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FOCUS: What's in our new Gov CEO's in tray as he starts work?

FOCUS: What's in our new Gov CEO's in tray as he starts work?

Tuesday 05 September 2023

FOCUS: What's in our new Gov CEO's in tray as he starts work?

Tuesday 05 September 2023

The new head of Jersey’s 8,000-strong civil service begins his nine-month term of office today.

Dr Andrew McLaughlin was appointed Interim Chief Executive Officer of the Government of Jersey in June, replacing Suzanne Wylie, who resigned in March and officially left at the end of July after 17 months in charge.

Who is Dr Andrew McLaughlin?

Jersey resident Dr McLaughlin is on secondment from NatWest bank, where he co-leads its ‘Commercial and Institutional’ division.

He previously was CEO at Jersey-based Royal Bank of Scotland International and has lived in the island since May 2015.

He holds a first-class degree in Economics and Politics and a PhD in Public Policy.

Dr McLaughlin’s in tray will no doubt already be overflowing, and here are just some of the things likely to be in it...

What should the CEO do?

One of the challenges he is likely to face is developing his own role.

This might include reducing the number of people who report to the CEO in order to give he or she the space to think strategically.

Work on how that future role might look started in earnest after the resignation of Dr McLaughlin's predecessor, Suzanne Wylie, was announced. Ms Wylie – whose official performance targets were never set – said in her letter of notice that her departure would be an "opportunity to assess if it should be changed and to what degree".


Pictured: Suzanne Wylie suggested the role of the CEO should be reassessed.

Chief Minister Kristina Moore later asked another former head of Jersey's civil service, John Mills CBE, who is now the island's Charity Commissioner, to share his view. He suggested that the next CEO should be supported by a senior team of up to six people, including an in-house lawyer, Private Secretary and 'Cabinet Office Director'.

Meanwhile, political scrutineers are assessing how well the performance of the CEO and top civil servants is being measured.

Government structure and headcount

The Interim CEO will also probably assess if more reform is needed in the newly created Cabinet Office and, further from Broad Street, whether the current structure of Government departments makes sense.

It also emerged earlier this year that the number of civil servants had grown by more than 1,000 since the launch of the 'OneGov' plan to save money and slim down the size of Government – but there were still nearly 700 vacancies at the time.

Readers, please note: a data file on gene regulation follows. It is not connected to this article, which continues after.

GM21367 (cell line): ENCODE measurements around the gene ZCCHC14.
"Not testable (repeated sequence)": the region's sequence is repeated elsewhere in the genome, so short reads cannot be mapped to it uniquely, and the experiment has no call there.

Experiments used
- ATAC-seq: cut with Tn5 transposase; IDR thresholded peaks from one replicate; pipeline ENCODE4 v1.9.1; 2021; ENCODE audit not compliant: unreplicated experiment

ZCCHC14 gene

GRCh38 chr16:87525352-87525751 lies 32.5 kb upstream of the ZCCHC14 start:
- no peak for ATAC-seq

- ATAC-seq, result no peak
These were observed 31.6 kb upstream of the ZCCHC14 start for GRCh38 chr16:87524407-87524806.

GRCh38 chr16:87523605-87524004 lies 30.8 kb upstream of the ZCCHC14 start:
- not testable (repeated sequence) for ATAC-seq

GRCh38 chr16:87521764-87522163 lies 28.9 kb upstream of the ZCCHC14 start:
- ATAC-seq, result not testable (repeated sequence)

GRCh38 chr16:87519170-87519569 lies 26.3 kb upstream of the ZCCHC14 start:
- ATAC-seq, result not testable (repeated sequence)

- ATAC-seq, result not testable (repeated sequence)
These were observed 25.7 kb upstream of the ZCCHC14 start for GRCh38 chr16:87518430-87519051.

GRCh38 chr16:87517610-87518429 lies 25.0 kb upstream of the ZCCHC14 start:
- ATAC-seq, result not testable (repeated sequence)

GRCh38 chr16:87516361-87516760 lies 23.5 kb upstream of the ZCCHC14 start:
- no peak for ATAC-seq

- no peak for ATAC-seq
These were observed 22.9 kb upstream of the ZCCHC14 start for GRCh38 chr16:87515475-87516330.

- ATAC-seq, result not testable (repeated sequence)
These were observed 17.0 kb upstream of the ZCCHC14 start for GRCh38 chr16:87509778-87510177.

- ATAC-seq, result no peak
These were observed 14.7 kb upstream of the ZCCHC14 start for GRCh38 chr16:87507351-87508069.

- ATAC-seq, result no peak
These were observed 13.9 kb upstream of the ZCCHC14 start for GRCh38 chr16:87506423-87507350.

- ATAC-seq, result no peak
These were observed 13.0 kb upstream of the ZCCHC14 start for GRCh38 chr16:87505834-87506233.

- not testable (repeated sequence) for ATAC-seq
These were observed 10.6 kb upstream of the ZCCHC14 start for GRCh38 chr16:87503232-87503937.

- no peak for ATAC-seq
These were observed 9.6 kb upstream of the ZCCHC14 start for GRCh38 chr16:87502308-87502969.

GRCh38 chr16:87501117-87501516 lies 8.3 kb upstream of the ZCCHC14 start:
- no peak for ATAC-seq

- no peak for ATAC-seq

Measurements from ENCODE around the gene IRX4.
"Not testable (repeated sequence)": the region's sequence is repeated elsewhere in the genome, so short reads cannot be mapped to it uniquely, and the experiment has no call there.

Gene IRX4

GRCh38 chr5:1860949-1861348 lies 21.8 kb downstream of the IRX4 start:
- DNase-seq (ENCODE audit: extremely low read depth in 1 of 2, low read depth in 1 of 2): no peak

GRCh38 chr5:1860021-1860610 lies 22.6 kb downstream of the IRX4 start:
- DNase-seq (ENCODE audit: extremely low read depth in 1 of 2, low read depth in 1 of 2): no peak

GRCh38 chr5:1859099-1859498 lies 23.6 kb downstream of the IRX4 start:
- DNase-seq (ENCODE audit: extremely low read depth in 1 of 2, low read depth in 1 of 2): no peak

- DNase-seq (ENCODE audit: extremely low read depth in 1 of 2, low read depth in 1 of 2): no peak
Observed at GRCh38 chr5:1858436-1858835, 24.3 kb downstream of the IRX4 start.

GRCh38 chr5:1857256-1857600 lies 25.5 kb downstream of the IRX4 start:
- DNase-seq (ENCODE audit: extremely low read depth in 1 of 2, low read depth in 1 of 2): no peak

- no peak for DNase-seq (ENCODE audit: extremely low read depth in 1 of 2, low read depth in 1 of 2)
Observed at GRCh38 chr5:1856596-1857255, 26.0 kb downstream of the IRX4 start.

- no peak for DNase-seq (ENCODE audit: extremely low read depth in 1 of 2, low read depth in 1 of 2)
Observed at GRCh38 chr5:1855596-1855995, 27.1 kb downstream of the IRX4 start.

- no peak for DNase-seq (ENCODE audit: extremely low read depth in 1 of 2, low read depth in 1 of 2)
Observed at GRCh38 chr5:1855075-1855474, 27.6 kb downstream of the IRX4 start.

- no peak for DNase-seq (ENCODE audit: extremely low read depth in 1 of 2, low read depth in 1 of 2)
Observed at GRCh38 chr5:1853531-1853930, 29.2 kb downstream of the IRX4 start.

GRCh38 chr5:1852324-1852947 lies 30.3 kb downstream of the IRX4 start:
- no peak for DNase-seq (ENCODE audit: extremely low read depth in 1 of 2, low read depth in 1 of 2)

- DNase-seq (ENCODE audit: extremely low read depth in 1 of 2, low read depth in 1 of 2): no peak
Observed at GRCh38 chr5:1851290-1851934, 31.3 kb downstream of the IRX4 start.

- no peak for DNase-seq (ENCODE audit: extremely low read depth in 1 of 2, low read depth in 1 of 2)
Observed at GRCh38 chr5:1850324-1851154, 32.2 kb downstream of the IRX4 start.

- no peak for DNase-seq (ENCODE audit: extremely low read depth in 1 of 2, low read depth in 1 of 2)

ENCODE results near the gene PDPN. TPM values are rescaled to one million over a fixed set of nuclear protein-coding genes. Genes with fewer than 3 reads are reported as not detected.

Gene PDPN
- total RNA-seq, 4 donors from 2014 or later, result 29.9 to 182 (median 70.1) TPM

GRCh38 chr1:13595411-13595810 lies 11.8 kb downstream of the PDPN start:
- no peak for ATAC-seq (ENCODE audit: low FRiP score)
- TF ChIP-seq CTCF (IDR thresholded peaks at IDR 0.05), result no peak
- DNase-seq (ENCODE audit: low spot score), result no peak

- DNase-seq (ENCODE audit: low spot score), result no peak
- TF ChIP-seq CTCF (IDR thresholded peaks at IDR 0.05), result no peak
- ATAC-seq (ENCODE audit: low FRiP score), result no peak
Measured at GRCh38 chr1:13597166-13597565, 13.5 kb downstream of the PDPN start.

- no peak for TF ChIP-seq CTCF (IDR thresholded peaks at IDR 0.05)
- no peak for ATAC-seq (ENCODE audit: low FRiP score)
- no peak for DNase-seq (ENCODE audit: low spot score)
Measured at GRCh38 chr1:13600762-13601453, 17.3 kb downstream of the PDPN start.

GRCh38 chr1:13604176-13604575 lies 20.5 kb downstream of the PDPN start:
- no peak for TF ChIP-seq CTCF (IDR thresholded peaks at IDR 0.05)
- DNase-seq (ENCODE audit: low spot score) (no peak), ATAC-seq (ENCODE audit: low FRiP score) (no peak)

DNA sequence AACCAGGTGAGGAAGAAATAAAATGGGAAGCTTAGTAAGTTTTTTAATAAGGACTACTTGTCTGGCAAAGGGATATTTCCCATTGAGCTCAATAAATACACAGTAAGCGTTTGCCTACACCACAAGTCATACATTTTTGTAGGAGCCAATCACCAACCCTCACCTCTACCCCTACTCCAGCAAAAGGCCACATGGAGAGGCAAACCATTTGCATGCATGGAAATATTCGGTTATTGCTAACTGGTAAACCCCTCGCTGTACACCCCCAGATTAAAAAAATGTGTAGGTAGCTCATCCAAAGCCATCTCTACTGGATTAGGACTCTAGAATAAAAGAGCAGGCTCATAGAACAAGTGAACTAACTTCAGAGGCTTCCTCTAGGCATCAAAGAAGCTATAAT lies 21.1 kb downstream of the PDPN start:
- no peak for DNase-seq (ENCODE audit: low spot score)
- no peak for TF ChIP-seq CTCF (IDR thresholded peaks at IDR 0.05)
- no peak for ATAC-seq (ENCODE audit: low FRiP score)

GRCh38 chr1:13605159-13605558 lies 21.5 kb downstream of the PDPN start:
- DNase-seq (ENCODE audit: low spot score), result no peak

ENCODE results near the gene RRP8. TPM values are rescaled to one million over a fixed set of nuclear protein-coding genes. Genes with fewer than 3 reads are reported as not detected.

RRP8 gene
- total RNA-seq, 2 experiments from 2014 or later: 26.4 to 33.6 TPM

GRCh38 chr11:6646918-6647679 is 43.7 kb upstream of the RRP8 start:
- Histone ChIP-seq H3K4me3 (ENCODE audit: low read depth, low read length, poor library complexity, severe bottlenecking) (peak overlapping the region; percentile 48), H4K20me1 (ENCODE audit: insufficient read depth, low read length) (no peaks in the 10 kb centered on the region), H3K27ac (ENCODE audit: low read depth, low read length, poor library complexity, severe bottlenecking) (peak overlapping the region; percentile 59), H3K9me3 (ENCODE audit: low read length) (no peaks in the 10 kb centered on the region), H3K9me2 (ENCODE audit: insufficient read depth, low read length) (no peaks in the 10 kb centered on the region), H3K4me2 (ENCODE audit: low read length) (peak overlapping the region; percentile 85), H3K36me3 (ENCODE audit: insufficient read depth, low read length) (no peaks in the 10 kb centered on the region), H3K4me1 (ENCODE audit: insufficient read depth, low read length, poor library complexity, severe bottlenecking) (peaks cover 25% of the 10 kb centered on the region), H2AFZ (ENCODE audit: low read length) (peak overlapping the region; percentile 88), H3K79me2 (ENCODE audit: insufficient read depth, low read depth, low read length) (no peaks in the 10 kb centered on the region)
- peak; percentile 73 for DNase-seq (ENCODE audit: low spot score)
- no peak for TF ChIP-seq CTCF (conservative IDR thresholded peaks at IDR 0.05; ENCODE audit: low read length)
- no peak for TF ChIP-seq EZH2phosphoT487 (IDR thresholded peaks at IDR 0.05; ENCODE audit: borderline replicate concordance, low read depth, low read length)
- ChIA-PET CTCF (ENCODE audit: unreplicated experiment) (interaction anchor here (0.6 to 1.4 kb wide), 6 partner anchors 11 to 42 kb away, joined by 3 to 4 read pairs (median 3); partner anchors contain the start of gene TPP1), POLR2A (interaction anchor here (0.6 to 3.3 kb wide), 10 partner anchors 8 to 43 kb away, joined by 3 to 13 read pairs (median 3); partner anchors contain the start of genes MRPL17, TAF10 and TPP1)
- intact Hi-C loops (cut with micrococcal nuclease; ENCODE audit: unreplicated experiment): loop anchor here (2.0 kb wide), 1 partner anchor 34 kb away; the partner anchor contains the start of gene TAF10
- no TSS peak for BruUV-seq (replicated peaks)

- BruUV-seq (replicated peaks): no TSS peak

Government Broad Street 850x500.jpg

Pictured: Does the current structure of Government make sense? Dr McLaughlin may be asked to examine this.

In September 2022, Chief Minister Kristina Moore told business leaders that the Government "cannot carry on recruiting more people" and needs to "work out what we can simplify and stop doing".

Meanwhile, one of the Council of Ministers' three key areas of "relentless focus" is recruitment and retention of staff, and considering how to keep talent on-island – particularly after recently released statistics showed evidence of what's been described as a 'Bean drain', an exodus of locals and qualified islanders.

Employee morale

While he considers recruitment and retention, a recent ‘Be Heard’ survey of States’ employees will also give Dr McLaughlin food for thought on culture and career progression.

Around four in 10 members of the entire Government workforce – 3,800 people – responded to the anonymous survey which cost £43,000. A summary of the findings released to the media earlier this year suggested that staff believed the Government of Jersey to be a 'good' employer.

However, a breakdown by department is not due to be provided until later this year. Previously, this showed stark divides in views depending on department – Health workers were among those least satisfied, while those working in the Law Officers' Department were very happy with their working conditions and culture.

Figures released in May of this year showed that more than 300 people had departed Government in just six months, with the majority of departures within Health and Community Services.

Other areas of "relentless focus"

The other two areas of "relentless focus" for the Council of Ministers – which the CEO will be expected to support – are housing and supporting islanders with the cost of living.

Official statistics released in June showed that average household income last March was £930 per week after housing costs – a 4% decrease since 2019/20. Once mortgages and rents are paid, a quarter of households were living in ‘relative low income’ – which is defined as earning £430 per week after housing costs, or £520 before.

Then, at the end of last month, data published by Statistics Jersey showed that islanders' wages had grown at the fastest rate for more than two decades – but that massive rises in the cost of living had wiped out the benefit.